The local college football scene takes on an Old West flavor today as Virginia tries to remain the area's top gun while two other teams -- Maryland and Navy -- attempt to make names for themselves.

The Cavaliers, who vaulted into national prominence with a 20-7 victory over Clemson last week, will try to avoid a letdown at home against Navy, which defeated Richmond by 28-17 in the debut of Coach George Chaump. Maryland, coming off a pair of exciting, last-minute victories, might also get top-20 consideration with a victory over the 16th-ranked Tigers in its Atlantic Coast Conference opener at Baltimore's Memorial Stadium.

Virginia (2-0, 1-0 ACC) moved up to No. 11 in the Associated Press poll and is a solid favorite against the Midshipmen, as well as its eight other opponents. Last season the Cavaliers were 8-0 against the teams now left on their schedule.

That has already triggered talk in Charlottesville of a possible national championship, an idea that is no longer so outlandish, particularly after the dismantling of perennial power Clemson. It was Virginia's first triumph in the 35-year, 30-game series between the schools.

"This is the first time we've had a win like this," said George Welsh, who coached Navy for nine years before leaving for Virginia in 1982. "The game had such a long buildup; the team responded pretty well."

So did the Cavaliers' fans, who tore down the goal posts at Scott Stadium. One of the standards was placed next to a statue of school founder Thomas Jefferson, other remnants have turned up as centerpieces in fraternity houses and freshman dormitories.

It cost the athletic department $8,000 to replace the goal posts -- perhaps a small price to pay in the face of future revenue. The Cavaliers set an attendance record of 46,800 against Clemson, and yesterday afternoon only 1,500 seats remained for today's game. The Nov. 3 home game against Georgia Tech already is sold out.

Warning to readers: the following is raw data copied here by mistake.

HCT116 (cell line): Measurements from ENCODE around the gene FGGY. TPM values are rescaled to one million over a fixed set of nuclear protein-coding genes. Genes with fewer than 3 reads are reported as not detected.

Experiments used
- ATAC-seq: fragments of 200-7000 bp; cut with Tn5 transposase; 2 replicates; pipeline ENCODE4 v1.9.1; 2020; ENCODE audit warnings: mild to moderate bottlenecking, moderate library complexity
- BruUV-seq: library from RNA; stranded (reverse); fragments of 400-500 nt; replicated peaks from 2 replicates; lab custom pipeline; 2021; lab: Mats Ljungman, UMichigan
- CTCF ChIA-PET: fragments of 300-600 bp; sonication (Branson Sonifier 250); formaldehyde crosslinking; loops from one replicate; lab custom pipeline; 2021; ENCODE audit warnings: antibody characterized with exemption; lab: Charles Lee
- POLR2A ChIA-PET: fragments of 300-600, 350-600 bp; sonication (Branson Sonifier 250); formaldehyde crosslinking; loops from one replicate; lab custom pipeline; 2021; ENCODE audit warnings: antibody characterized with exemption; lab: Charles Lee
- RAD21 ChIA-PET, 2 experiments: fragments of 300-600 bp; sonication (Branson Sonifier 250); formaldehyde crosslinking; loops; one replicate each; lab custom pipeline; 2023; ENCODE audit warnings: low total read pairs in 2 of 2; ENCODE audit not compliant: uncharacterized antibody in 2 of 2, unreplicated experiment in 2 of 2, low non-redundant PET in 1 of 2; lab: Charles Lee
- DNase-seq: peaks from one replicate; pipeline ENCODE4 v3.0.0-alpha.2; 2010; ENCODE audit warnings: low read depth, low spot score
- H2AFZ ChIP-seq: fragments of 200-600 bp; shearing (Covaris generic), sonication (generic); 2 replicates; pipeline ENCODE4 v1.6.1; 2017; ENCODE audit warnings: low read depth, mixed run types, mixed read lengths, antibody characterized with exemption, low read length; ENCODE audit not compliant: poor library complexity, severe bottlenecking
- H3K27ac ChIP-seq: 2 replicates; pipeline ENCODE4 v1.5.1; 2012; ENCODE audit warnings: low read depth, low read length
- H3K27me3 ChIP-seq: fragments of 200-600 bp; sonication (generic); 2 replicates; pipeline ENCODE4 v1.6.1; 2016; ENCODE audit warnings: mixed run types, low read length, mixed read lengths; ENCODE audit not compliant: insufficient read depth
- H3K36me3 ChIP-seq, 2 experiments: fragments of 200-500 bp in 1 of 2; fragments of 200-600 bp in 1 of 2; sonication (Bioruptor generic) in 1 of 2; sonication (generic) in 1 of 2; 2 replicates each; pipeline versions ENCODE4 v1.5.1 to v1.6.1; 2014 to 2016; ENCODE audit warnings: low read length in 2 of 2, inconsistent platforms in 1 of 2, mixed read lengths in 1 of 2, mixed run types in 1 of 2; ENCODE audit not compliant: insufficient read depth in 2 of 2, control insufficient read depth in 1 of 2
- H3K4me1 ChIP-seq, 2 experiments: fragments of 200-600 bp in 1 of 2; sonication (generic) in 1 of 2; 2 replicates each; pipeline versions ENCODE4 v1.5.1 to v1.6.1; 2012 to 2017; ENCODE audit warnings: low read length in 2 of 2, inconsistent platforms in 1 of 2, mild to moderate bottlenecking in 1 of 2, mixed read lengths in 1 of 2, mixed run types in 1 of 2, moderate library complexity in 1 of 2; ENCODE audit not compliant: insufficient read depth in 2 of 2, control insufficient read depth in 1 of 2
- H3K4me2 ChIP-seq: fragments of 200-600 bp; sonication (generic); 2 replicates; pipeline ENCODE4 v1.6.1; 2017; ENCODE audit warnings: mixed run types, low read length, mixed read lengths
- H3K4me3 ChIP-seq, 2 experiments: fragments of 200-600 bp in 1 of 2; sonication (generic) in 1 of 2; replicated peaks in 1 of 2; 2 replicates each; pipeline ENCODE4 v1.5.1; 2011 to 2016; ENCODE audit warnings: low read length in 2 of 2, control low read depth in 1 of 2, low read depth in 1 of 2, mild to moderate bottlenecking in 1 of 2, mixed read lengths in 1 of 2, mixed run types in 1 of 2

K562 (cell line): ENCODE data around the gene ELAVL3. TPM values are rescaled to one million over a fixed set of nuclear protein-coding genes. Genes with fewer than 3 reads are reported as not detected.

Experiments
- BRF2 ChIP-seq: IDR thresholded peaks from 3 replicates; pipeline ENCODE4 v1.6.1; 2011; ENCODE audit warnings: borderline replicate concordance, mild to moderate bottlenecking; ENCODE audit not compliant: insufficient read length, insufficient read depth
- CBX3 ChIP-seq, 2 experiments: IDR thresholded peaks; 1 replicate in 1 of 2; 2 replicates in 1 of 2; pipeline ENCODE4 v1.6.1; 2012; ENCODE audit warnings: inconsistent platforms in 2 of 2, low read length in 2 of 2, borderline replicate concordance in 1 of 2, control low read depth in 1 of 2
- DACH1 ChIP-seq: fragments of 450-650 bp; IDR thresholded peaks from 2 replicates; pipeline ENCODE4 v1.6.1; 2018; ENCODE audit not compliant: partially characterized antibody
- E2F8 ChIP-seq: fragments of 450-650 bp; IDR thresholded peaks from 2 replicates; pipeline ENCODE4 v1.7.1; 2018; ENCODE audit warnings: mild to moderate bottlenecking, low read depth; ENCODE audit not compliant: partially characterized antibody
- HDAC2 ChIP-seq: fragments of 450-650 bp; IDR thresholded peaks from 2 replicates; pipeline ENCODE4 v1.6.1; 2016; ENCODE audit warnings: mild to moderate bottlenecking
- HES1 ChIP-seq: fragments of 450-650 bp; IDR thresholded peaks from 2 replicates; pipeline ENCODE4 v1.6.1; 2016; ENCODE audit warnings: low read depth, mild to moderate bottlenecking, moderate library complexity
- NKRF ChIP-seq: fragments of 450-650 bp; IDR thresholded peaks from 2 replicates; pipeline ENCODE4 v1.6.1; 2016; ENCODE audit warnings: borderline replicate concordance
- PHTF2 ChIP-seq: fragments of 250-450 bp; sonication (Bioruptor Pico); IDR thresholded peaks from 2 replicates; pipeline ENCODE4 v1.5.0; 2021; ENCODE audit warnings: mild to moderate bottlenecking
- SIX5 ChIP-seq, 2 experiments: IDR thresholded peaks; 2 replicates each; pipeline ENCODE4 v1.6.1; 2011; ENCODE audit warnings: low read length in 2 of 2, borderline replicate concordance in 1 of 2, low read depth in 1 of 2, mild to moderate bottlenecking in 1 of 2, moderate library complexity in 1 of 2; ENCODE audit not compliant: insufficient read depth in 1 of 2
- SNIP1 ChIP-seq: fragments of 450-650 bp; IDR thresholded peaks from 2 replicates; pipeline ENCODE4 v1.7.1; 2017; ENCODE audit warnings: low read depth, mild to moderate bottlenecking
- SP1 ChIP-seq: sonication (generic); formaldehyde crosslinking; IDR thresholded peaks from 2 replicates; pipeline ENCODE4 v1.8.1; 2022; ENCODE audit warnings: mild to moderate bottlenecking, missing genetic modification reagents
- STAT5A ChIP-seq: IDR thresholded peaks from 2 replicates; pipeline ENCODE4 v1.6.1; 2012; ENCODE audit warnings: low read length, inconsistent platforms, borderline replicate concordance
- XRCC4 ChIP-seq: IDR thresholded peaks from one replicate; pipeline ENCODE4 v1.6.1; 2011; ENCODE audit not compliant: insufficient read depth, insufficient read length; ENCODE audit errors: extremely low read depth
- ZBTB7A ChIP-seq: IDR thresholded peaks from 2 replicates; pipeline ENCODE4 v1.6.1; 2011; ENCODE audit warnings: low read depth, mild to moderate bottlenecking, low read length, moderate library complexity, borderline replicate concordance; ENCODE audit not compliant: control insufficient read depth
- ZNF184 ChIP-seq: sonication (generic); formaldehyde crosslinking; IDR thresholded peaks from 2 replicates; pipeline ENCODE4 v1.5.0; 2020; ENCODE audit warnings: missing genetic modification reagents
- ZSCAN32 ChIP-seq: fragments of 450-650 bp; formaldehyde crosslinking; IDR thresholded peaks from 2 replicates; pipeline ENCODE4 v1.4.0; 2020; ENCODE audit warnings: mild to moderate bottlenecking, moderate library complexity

"If there's a lot of enthusiasm and we're selling the stadium out all the time, that's all good," Welsh said. "But if {the players} start counting victories or thinking 'Oh wow, we could be undefeated,' . . . then it's detrimental."

Navy is on an upbeat note after rolling up 451 yards against the Spiders. Quarterback Alton Grizzard completed 17 passes for 258 yards and three touchdowns -- the most completions and yardage for the Midshipmen in 36 games.

"He proved himself more and more in this game," Chaump said. "He has that one great quality all good quarterbacks need -- a fierce competitiveness with an intense desire to do his best and win."

Maryland Coach Joe Krivak wasn't thinking of being undefeated at the start of the season. Looking at the early portion of his schedule that includes five consecutive bowl teams, Krivak saw only a chance for the Terrapins to make a name for themselves.

That process began in earnest last Saturday with a 14-10 upset in Morgantown over West Virginia, at the time ranked No. 25. Now comes Clemson, still a formidable opponent despite its loss last week.

"They're the team you have to beat," said assistant coach Tony Whittlesey. "Duke beat them last year and they shared the conference championship, and Virginia beat them last week and now they're favored to win it this year. When Maryland beat them, {the Terrapins} won the crown too."

The Terrapins haven't gone 3-0 since 1986. They have an impressive offense (376 yards per game) and a defense that has yielded 23 total points and held its foes 82 percent of the time on third down. Nevertheless, Krivak has been surprisingly subdued this week.

"Football coaches are a miserable lot, we ignore our successes," said Whittlesey. "Every time something good happens, we raise our standards; when it's bad we dwell on it. It's a 'next week' profession, so you never get a chance to enjoy things."

Part of Krivak's concern today is that Maryland is facing its most talented opponent of the year while having to deal with injury for the first time. Safety Ron Reagan will miss the game with a sprained right ankle; perhaps an even bigger problem is the loss of guard Ron Staffileno with a subluxation of the right shoulder.

"I think we'll have to play very, very well, not have any turnovers, eliminate some of the other mistakes we've made and get a solid kicking game," Krivak said. "But I still believe that we can win this game, no doubt about it."